C-sections are sometimes necessary. Of all the medical interventions that exist, the c-section is perhaps the most important. It’s a relatively simple and safe surgery. But it is major abdominal surgery. And it’s performed too often.
The World Health Organization has looked at the data and come up with a reasonable recommended cap for c-sections at 10-15%. But in America one in three babies is born via c-section. This means that around 15-20% of all births result in medically unnecessary c-sections.
That’s a hard number to deal with if you’re pregnant and hoping for a vaginal birth. What are you supposed to do with that info? You don’t have the time or resources to change the entire maternity care system in this country. You’re due in three months! So let’s do the sensible thing and table the issue of maternity care for now. Let’s focus on you and what you can do.
If you’re hoping for a vaginal birth, there are ways you can reduce the likelihood of unnecessary interventions, including a c-section:
1. Care-provider, care-provider, care-provider. Ask your midwife or doctor for his or her rates of c-section among low risk mothers. If it’s high, your chances are high. If it’s low, your chances are low.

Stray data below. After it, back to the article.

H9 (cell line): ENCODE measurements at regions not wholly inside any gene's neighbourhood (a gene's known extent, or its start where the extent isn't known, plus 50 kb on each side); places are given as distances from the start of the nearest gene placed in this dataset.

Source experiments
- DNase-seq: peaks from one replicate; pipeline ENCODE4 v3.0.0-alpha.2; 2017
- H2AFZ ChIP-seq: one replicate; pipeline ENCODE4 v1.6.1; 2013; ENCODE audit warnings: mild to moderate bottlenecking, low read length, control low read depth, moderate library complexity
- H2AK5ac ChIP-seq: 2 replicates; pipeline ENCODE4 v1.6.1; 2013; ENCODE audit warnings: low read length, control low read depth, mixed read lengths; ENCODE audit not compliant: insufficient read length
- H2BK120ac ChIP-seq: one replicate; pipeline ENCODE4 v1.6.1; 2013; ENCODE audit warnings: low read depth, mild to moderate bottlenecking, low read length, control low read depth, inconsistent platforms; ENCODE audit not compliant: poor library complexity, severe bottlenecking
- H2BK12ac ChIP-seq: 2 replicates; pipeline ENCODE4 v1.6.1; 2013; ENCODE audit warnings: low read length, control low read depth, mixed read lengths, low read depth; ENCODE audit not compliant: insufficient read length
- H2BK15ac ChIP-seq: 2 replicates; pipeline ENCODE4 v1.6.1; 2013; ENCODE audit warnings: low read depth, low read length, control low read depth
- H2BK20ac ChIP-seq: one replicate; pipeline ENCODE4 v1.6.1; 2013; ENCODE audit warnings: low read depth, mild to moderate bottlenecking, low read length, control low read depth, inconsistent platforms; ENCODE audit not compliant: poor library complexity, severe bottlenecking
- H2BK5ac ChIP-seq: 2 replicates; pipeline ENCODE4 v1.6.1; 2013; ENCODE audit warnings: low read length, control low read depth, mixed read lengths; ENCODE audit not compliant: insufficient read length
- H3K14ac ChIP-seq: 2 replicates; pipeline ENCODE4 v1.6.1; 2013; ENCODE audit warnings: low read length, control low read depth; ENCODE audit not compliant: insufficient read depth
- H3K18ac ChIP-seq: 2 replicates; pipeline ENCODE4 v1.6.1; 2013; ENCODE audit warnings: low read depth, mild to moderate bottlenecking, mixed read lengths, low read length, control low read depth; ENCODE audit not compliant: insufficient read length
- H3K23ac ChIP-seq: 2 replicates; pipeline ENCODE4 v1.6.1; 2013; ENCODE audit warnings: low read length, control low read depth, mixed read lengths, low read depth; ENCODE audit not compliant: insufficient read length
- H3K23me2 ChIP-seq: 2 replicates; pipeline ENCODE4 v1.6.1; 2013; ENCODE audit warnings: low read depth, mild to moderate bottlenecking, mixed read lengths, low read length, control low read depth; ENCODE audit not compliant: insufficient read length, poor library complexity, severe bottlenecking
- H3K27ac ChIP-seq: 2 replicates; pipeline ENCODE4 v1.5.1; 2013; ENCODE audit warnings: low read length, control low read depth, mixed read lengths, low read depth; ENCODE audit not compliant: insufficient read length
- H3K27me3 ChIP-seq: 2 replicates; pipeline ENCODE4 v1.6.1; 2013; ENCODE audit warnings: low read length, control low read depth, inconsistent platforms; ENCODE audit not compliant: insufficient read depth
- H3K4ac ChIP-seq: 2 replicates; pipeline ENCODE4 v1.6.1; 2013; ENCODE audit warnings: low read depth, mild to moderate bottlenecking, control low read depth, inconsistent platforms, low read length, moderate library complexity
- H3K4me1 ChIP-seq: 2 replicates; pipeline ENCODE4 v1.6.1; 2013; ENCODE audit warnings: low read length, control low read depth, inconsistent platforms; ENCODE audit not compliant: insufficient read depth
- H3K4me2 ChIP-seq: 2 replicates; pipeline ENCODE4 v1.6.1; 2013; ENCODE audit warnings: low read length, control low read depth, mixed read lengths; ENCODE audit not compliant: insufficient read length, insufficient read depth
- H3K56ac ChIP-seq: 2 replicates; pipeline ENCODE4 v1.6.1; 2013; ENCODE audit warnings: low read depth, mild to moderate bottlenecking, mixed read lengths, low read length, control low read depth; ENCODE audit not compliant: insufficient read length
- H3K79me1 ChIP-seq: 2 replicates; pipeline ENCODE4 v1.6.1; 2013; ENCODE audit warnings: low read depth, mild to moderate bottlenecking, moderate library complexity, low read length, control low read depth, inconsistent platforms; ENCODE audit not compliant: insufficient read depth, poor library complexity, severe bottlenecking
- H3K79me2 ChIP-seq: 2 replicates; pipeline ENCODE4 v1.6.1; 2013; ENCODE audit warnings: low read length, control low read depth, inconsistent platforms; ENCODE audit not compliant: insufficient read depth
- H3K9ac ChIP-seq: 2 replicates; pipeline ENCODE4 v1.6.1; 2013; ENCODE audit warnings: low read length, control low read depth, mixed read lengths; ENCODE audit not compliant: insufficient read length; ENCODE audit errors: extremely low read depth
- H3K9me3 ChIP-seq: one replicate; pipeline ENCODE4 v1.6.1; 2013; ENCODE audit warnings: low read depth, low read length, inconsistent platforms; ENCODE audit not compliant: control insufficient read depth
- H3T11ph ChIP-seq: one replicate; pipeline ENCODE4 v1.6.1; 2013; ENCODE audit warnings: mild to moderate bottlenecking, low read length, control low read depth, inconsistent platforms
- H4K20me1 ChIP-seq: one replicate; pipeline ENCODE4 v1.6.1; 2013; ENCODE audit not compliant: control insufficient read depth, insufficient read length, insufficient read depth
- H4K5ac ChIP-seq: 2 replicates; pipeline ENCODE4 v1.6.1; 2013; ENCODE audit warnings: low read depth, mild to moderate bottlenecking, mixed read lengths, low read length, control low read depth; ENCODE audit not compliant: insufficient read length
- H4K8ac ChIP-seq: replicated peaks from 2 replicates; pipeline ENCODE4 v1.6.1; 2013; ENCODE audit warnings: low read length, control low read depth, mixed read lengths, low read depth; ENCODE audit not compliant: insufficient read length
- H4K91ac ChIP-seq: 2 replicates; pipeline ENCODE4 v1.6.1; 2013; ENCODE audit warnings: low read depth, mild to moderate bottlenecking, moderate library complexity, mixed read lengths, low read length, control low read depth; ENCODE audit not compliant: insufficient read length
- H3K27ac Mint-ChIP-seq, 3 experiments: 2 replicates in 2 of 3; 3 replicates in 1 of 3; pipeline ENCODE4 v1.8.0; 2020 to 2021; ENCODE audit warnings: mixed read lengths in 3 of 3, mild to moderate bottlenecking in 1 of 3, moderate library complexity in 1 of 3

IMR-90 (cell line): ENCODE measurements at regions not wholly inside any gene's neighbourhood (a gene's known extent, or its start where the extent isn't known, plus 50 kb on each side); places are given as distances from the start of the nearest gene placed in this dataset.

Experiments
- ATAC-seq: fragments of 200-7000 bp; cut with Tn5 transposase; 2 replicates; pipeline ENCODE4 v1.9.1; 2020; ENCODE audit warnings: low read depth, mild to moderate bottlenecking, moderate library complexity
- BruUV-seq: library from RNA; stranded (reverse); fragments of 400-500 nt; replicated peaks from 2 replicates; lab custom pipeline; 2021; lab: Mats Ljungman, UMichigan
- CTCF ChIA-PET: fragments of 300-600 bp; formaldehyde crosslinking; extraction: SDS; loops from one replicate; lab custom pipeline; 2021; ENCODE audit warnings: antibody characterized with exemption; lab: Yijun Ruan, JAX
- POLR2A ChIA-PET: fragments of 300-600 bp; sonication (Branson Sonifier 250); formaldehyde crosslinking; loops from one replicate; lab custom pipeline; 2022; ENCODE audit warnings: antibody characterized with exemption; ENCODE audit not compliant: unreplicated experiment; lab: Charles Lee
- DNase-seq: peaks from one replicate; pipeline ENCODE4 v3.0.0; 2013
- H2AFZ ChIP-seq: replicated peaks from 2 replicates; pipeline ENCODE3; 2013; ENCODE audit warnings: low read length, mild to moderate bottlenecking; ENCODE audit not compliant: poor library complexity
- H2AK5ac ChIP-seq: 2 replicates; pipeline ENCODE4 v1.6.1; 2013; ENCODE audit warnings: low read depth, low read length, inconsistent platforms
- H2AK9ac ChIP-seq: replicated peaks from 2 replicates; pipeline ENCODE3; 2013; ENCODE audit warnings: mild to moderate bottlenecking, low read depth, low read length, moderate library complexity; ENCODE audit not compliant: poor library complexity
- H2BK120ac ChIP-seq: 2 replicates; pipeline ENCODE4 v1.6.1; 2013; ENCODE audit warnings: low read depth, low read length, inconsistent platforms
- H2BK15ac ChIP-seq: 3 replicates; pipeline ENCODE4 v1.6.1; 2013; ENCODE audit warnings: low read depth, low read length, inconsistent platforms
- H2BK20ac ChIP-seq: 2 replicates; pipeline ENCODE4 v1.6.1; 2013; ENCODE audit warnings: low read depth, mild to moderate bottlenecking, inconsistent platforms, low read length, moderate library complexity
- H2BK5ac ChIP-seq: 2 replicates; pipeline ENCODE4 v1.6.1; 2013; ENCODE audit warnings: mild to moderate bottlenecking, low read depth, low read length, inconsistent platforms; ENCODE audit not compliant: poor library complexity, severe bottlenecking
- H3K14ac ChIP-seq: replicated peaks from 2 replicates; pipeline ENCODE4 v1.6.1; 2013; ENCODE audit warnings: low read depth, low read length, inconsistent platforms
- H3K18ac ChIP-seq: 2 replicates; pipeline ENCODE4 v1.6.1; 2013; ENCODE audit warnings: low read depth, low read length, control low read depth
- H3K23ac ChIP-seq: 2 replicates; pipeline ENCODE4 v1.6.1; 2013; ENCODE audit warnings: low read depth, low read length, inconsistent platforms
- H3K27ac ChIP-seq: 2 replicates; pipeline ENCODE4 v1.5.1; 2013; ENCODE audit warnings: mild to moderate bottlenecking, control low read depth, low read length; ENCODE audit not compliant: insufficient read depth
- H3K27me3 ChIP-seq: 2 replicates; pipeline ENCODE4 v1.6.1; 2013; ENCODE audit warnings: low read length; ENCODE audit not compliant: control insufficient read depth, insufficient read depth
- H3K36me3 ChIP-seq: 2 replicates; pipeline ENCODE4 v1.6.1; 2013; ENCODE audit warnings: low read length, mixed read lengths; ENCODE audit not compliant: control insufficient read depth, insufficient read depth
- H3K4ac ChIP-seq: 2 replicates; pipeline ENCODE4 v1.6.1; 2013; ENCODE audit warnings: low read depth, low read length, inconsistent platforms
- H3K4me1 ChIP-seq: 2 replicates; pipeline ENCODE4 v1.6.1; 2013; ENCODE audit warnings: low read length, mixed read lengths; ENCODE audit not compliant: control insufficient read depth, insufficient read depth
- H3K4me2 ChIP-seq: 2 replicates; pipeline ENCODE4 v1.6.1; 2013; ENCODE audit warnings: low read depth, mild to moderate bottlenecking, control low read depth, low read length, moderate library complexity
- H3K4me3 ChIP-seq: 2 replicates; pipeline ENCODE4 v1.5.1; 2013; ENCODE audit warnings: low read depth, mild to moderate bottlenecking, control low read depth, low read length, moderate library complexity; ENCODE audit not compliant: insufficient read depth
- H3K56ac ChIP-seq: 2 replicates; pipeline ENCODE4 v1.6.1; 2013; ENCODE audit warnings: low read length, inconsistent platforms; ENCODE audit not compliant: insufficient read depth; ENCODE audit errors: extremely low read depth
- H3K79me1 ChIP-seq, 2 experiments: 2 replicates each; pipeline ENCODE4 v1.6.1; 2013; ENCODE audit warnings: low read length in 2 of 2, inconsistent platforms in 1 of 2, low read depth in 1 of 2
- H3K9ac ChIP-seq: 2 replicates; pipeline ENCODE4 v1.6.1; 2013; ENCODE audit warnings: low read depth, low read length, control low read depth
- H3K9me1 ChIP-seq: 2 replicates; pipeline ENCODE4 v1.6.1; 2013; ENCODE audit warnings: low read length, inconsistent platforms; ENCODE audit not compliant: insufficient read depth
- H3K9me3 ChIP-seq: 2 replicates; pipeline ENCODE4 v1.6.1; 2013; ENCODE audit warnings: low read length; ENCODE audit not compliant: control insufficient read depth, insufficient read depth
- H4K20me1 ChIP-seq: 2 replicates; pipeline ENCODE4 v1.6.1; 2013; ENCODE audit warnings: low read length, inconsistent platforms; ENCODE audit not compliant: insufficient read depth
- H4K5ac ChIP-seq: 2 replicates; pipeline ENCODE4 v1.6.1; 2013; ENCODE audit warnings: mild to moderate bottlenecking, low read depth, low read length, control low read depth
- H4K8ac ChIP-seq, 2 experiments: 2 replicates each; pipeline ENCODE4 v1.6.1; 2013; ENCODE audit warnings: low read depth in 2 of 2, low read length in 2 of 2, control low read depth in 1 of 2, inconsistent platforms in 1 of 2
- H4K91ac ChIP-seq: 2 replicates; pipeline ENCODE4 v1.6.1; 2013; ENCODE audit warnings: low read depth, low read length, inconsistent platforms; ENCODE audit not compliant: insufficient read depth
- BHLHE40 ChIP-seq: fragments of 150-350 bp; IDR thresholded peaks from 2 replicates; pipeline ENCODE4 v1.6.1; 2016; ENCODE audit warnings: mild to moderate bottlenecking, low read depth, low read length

2. Hire a doula or bring in a positive, experienced labor support person. Studies have shown good labor support significantly reduces the chances of a c-section and other medical interventions.
3. Avoid labor induction, which can double the odds of a c-section. The reasons for the induction might be related to the ultimate reasons for the c-section but still, there’s a bounty of evidence pointing to the over-use of the labor induction drug pitocin. Talk to your care provider about ways to avoid induction.
4. Change position in labor. Labor is a dynamic process. There is movement: the baby is turning and coming down and out. You are pushing down. Amazingly, labor works even when you a re lying on your back, but gravity-friendly positions, rocking back and forth and leaning forward can actually help move the baby down and out. Take a childbirth education class and learn about positions that help labor progress (good positioning also takes the edge off pain).
5. Avoid an early epidural. An epidural is neither “good” or “bad.” It is not a cop out, it is nothing other than a tool for coping with pain. But we do have some research on the risks and benefits: An early epidural brings more risks than a late one. A late epidural after a very long labor, when mom is utterly exhausted, can actually give mom the rest she needs and actually help her deliver vaginally. But if you get an epidural before 5 centimeters the chances of a c-section do go up for a number of interconnected reasons. If you want to avoid other medical interventions and a c-section, try to hold off on an epidural until you’re over 5 centimeters dilated.